C Investigation 1 Smear amastigotes in macrophage by Giemsa stain Leishman

C investigation 1 smear amastigotes in macrophage by

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C - Investigation: 1. Smear: amastigotes in macrophage by Giemsa-stain (Leishman-Donovan, LD bodies). 2. Biopsy: demonstration of LD bodies, and granuloma. 3. Culture: growth of promastigotes in NNN medium. 4. PCR: demonstration of leishmanial DNA. 5. Leishmanin test (Montenegro test): Injection of 0.1 ml suspension of cultured promastigotes in the forearm, and read after 48-72 h. It is unreliable in endemic areas. Treatment: CL is self-limited infection. The most important indications of treatment are: (1) Cosmetic concern. (2) Controlling the disease in population. (3) Failure of spontaneous healing. A - Intralesional infiltration: 1. Sodium stibogluconate solution (Pentostam) ® : is the treatment of first choice in CL. It is injected intradermaly in the borders of the lesions at 1-2 weeks intervals until cure. 2. Zinc sulfate solution (2%). 3. Hypertonic sodium chloride solution (7%). 4. Gamma Interferon: effective but expensive. B - Topical therapy: Topical paromycin, ketoconazole cream or podophyllin. C - Physical therapy: Infrared heat, cryotherapy, surgical excision or laser ablation (CO2 laser). D - Systemic therapy: I - Parentral: 1. Sodium stibogluconate (Pentostam) ® : the 1 st choice systemic agent in treatment of CL. Dose: 20 mg/ kg / day for 28 days in two divided daily doses i.v. or i.m.. Although uncommon, cardiotoxicity is the most serious side effect (it should be given under ECG monitoring). 2. Meglumine antimoniate. 3. Amphotericin B: may be used in antimonial-resistant cases. II - Oral: Zinc sulphate, dapsone, ketaconazole, rifampicin, itraconazole, or allopurinol. Indications of systemic therapy: 1. Multiple or large lesions. 2. Lesions in an immunocompromized patient. 3. Lesions in a critical area (around eyes), or in disfiguring or painful areas (nose & ears). 4. Leishmaniasis Recidivans.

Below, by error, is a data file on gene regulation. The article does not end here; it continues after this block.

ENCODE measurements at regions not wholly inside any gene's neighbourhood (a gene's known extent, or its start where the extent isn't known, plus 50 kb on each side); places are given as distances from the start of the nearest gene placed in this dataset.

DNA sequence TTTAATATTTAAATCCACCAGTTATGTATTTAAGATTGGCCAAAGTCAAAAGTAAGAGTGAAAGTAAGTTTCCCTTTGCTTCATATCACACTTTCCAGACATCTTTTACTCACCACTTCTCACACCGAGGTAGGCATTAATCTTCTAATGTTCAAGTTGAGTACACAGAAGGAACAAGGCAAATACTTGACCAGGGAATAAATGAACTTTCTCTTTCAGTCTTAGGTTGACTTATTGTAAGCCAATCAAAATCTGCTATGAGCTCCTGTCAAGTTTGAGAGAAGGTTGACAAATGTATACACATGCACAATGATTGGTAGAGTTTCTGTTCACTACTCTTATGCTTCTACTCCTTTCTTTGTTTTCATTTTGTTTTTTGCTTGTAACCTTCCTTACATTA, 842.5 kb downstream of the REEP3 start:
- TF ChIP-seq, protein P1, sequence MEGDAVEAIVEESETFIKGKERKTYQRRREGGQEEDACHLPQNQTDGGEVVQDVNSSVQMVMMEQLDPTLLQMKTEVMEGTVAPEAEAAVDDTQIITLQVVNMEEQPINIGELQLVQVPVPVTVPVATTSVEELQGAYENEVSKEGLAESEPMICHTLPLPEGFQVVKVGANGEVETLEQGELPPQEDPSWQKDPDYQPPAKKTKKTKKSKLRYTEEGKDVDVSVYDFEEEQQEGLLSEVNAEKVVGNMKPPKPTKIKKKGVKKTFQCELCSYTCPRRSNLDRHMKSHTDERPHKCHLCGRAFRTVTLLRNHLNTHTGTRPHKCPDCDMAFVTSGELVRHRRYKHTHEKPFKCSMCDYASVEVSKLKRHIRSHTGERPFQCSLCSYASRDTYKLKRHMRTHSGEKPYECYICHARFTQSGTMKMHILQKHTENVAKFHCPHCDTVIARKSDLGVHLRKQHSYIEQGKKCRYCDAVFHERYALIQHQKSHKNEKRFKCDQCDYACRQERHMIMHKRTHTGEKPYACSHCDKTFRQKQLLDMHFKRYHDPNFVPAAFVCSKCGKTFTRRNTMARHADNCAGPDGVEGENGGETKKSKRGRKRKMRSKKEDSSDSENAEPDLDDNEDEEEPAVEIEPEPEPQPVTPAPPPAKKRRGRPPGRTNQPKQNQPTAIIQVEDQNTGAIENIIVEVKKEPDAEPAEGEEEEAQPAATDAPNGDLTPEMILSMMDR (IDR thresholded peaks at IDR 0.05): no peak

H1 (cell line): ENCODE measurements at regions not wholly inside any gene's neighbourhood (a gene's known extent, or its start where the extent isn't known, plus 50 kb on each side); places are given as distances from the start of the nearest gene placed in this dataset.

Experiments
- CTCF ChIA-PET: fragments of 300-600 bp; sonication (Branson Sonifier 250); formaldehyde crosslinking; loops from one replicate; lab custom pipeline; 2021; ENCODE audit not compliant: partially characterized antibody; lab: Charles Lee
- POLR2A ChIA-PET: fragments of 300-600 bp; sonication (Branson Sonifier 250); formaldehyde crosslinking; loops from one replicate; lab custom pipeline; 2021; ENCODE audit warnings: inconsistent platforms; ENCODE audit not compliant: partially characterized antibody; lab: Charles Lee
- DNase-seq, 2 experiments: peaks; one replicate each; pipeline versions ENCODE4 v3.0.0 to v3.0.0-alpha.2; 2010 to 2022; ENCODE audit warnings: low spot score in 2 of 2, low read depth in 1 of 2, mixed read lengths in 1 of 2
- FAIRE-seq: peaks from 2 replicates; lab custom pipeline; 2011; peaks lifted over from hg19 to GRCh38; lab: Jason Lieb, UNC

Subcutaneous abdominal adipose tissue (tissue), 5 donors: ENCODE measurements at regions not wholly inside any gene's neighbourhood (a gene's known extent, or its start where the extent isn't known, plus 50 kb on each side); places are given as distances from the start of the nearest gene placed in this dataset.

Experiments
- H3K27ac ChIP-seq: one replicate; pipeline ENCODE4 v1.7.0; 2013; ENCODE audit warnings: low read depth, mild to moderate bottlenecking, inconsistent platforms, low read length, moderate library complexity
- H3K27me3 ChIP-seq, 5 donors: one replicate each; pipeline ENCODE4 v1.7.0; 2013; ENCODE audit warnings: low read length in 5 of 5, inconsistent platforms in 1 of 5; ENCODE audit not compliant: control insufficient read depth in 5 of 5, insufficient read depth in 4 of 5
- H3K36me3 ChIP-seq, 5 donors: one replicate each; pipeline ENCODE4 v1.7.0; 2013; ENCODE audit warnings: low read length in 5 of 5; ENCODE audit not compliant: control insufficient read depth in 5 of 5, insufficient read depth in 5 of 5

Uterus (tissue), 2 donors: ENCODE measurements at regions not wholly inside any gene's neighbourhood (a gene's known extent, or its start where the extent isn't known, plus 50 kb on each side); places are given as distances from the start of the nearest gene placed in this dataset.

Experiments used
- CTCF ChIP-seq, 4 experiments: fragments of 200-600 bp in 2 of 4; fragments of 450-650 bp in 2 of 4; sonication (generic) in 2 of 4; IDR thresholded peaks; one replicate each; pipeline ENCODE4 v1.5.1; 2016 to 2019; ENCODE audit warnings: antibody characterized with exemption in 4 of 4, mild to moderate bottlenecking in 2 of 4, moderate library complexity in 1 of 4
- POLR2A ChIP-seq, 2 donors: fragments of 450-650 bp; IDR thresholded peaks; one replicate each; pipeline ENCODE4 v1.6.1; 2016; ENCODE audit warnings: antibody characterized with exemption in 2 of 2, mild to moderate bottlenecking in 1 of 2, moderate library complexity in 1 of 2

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3 Scabies Cause: Human scabies is a highly contagious infestation, caused by a mite ( sarcoptes scabiei var hominus ). Life Cycle: Adult mites are 0.3 mm long. The mite infestation begins when a fertilized female mite arrives to skin surface, then burrow through the stratum corneum at a rate of 3 mm per day, it lays about 3 eggs per day, eggs hatch within 3 days into larvae, which reach maturity in about 3 weeks. The mite can survive for about 3 days outside the human skin ( Role of 3 ). Transmission: Through prolong (5-20 min) close contact, some infections from exposure to fomites. Presentation: Scabies affects all races and all social classes. Occurs at any age, with equal sex incidence. The IP: weeks to months after the initial exposure to the mite. The IP is only few days in subsequent exposure, due to prior sensitization (the eruption caused by sensitization to the mites or their products). The itching: is severe and more at night ( nocturnal pruritus is characteristic). The lesions: the pathognomonic lesion is a burrow , which is a gray white, slightly elevated, tortuous or zigzag like linear lesion that is 1 to 10 mm in length. Scratching may destroy the burrows; therefore they don’t appear in some patients. Other types of lesions are vesicles and papules (red, excoriated, and urticarial).
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  • Fall '13
  • Head louse, Pediculosis, Cutaneous Leishmaniasis, Body louse, Crab louse, Louse

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